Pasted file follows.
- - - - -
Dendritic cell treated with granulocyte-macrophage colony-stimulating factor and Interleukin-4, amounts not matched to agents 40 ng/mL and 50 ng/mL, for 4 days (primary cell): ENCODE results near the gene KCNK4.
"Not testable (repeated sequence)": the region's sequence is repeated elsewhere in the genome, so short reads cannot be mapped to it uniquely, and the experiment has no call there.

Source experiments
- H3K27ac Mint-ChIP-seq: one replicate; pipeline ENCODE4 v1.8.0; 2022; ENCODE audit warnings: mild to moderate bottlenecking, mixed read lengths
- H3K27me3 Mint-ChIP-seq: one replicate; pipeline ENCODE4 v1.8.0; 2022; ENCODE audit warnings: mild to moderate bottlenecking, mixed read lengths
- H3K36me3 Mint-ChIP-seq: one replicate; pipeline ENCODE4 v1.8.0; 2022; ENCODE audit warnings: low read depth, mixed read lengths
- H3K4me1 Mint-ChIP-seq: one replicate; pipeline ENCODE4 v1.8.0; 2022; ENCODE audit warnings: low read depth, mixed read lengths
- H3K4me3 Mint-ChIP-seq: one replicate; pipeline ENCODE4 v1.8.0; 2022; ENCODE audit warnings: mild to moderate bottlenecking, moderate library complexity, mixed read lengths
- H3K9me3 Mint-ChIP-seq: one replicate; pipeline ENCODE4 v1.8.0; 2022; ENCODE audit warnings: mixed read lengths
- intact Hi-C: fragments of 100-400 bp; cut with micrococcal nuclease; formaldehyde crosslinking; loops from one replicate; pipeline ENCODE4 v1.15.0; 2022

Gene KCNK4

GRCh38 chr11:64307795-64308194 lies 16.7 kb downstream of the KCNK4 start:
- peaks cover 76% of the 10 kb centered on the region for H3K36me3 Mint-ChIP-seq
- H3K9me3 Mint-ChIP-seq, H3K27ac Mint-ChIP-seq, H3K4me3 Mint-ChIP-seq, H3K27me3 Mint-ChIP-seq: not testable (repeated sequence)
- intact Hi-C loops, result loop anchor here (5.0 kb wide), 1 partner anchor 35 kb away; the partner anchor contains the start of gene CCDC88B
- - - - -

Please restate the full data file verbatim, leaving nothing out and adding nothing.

Dendritic cell treated with granulocyte-macrophage colony-stimulating factor and Interleukin-4, amounts not matched to agents 40 ng/mL and 50 ng/mL, for 4 days (primary cell): ENCODE results near the gene KCNK4.
"Not testable (repeated sequence)": the region's sequence is repeated elsewhere in the genome, so short reads cannot be mapped to it uniquely, and the experiment has no call there.

Source experiments
- H3K27ac Mint-ChIP-seq: one replicate; pipeline ENCODE4 v1.8.0; 2022; ENCODE audit warnings: mild to moderate bottlenecking, mixed read lengths
- H3K27me3 Mint-ChIP-seq: one replicate; pipeline ENCODE4 v1.8.0; 2022; ENCODE audit warnings: mild to moderate bottlenecking, mixed read lengths
- H3K36me3 Mint-ChIP-seq: one replicate; pipeline ENCODE4 v1.8.0; 2022; ENCODE audit warnings: low read depth, mixed read lengths
- H3K4me1 Mint-ChIP-seq: one replicate; pipeline ENCODE4 v1.8.0; 2022; ENCODE audit warnings: low read depth, mixed read lengths
- H3K4me3 Mint-ChIP-seq: one replicate; pipeline ENCODE4 v1.8.0; 2022; ENCODE audit warnings: mild to moderate bottlenecking, moderate library complexity, mixed read lengths
- H3K9me3 Mint-ChIP-seq: one replicate; pipeline ENCODE4 v1.8.0; 2022; ENCODE audit warnings: mixed read lengths
- intact Hi-C: fragments of 100-400 bp; cut with micrococcal nuclease; formaldehyde crosslinking; loops from one replicate; pipeline ENCODE4 v1.15.0; 2022

Gene KCNK4

GRCh38 chr11:64307795-64308194 lies 16.7 kb downstream of the KCNK4 start:
- peaks cover 76% of the 10 kb centered on the region for H3K36me3 Mint-ChIP-seq
- H3K9me3 Mint-ChIP-seq, H3K27ac Mint-ChIP-seq, H3K4me3 Mint-ChIP-seq, H3K27me3 Mint-ChIP-seq: not testable (repeated sequence)
- intact Hi-C loops, result loop anchor here (5.0 kb wide), 1 partner anchor 35 kb away; the partner anchor contains the start of gene CCDC88B